Amnesty International condemns PNG death penalty
The new laws follow a series of violent crimes against women in PNG (NZN)
By 3 News online staff
Amnesty International has condemned Papua New Guinea's [PNG] decision to expand its use of the death penalty to a wider range of crimes, saying it is a "horrific and regressive step".
Following a series of horrific murders and sex crimes, PNG's Parliament yesterday voted to make rape, robbery and sorcery-related murder punishable by death.
The laws also introduce new methods of execution including hanging, lethal injection, electrocution, firing squad and "medical death by deprivation of oxygen".
Amnesty International's deputy director for the Asia-Pacific Isabelle Arradon says the penalty is a violation of human rights.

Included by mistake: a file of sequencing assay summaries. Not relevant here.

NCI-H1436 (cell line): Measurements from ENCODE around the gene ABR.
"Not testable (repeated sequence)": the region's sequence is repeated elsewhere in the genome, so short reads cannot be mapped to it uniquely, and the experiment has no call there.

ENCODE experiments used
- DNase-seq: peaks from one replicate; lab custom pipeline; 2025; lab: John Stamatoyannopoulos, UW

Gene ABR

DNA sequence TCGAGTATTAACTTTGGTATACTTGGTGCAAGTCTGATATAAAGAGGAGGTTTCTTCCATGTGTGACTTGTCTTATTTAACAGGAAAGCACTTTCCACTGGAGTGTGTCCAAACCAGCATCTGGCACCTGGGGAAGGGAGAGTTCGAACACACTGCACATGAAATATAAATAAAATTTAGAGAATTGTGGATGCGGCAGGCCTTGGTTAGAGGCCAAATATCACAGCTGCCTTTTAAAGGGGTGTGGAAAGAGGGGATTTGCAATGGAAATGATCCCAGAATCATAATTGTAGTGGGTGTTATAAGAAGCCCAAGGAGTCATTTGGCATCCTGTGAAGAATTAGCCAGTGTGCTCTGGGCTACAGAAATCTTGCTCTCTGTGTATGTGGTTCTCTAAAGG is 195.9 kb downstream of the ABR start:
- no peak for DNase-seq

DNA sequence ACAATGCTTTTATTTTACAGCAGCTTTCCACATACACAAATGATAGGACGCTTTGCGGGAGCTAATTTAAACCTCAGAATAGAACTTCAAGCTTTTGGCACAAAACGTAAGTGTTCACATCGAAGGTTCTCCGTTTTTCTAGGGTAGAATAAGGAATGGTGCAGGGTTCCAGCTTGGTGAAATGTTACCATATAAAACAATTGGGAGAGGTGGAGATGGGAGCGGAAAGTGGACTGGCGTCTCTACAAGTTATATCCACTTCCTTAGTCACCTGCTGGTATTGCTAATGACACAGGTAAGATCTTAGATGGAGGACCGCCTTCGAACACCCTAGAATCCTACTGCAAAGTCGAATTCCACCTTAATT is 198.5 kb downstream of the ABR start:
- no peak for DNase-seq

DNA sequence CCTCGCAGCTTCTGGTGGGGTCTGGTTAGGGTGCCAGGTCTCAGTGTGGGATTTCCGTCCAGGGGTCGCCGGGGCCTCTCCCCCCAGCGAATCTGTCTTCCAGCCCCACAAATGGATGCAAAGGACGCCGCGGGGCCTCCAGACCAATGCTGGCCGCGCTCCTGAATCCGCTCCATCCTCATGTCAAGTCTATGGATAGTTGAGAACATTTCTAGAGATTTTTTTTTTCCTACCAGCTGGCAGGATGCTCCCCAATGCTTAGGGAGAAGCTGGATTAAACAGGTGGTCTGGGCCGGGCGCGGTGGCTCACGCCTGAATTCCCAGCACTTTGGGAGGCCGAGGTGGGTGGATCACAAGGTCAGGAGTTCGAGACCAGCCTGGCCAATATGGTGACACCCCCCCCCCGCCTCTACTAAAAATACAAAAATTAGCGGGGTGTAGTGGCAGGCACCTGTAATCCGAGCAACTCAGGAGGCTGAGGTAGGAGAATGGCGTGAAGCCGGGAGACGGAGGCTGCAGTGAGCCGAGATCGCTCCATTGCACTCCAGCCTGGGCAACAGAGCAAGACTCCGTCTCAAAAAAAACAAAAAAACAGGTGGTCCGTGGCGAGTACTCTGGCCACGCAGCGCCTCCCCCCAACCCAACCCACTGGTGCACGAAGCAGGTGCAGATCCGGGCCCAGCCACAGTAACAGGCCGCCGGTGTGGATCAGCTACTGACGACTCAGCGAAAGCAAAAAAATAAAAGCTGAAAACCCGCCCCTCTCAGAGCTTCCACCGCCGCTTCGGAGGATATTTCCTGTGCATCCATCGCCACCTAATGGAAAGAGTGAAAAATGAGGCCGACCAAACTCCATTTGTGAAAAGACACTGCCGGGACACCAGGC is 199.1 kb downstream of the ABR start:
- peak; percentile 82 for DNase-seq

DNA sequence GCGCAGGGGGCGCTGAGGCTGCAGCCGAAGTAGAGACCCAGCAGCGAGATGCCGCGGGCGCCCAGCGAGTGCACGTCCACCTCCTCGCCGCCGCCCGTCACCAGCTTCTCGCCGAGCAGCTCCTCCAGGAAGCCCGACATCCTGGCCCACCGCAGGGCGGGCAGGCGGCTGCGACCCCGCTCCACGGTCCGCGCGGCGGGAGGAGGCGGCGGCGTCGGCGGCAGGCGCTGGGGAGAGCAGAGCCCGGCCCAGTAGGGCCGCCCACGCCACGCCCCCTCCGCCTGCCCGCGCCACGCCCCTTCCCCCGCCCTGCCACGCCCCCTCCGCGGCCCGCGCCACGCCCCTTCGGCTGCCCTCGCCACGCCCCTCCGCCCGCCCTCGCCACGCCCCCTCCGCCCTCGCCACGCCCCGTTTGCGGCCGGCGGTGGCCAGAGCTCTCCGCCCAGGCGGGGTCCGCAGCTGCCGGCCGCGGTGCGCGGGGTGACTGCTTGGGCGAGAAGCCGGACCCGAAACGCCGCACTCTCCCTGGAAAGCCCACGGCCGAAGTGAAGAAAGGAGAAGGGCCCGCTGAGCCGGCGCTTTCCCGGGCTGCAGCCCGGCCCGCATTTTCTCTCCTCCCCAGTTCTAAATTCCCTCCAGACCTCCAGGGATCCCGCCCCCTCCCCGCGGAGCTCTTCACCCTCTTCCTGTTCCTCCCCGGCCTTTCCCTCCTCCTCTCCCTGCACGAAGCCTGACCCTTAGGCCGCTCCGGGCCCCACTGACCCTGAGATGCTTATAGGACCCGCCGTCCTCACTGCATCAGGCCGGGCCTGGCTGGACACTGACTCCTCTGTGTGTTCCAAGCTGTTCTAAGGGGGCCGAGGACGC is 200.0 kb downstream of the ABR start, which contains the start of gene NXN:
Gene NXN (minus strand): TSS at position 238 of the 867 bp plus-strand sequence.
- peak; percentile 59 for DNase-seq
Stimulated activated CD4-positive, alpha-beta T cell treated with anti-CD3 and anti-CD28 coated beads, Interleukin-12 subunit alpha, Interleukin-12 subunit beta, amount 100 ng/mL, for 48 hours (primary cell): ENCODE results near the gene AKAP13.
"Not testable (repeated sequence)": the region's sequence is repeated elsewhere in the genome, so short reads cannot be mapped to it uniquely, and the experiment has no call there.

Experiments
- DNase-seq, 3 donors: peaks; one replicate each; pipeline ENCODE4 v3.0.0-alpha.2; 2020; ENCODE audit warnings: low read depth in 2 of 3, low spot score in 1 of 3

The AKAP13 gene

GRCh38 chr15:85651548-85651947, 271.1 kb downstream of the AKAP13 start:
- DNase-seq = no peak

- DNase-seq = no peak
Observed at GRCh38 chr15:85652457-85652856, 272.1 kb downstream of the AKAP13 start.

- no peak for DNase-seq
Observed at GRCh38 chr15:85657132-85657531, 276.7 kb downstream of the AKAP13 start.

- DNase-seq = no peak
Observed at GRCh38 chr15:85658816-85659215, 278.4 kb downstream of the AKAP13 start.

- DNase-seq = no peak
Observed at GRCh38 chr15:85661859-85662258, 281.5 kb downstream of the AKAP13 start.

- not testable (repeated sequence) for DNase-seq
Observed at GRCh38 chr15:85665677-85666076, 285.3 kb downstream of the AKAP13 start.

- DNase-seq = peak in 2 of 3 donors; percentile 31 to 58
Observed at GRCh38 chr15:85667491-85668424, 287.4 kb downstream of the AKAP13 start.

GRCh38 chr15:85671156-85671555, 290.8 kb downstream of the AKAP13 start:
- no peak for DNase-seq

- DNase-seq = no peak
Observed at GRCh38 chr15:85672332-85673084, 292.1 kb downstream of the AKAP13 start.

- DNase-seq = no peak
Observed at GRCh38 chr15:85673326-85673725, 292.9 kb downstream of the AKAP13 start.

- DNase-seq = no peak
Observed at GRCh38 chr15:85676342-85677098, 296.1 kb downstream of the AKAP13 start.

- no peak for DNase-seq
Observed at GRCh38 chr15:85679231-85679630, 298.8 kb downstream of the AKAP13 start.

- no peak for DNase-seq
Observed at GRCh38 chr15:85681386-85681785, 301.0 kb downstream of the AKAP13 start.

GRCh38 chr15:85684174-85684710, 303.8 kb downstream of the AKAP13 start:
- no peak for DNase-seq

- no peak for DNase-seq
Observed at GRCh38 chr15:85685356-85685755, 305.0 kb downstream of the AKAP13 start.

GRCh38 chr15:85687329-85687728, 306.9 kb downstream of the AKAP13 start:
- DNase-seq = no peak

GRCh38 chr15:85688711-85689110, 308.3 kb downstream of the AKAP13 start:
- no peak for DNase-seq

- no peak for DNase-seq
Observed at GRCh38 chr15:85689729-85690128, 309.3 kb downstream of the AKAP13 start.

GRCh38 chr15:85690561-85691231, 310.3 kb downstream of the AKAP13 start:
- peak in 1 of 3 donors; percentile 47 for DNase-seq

"Papua New Guinea has taken one step forward in protecting women from violence by repealing the Sorcery Act, but several giant steps back by moving closer to executions," says Ms Arradon.
The Asia-Pacific nation has come under intense scrutiny in recent months, after a number of brutal killings of women accused of sorcery.
"We are horrified that the government is attempting to end one of form of violence by perpetrating state-sanctioned violence," says Ms Arradon.
Despite the death penalty already existing in PNG, there have been no executions since the country's independence in 1954.
Amnesty International says numerous religious groups and women's organisations in PNG have publicly opposed the new laws.
"More and more countries today move away from the death penalty, in part because there are no assurances that it is an effective deterrent to crime," says Ms Arradon. "By passing these death penalty laws today, Papua New Guinea will find it is on the losing side of history."
Amnesty International believes the death penalty is "the ultimate denial of human rights" and opposes it in all cases, regardless of the crime.
The last known execution to take place in the Pacific was in Tonga in 1982.
There are currently at least 10 people on death row in PNG.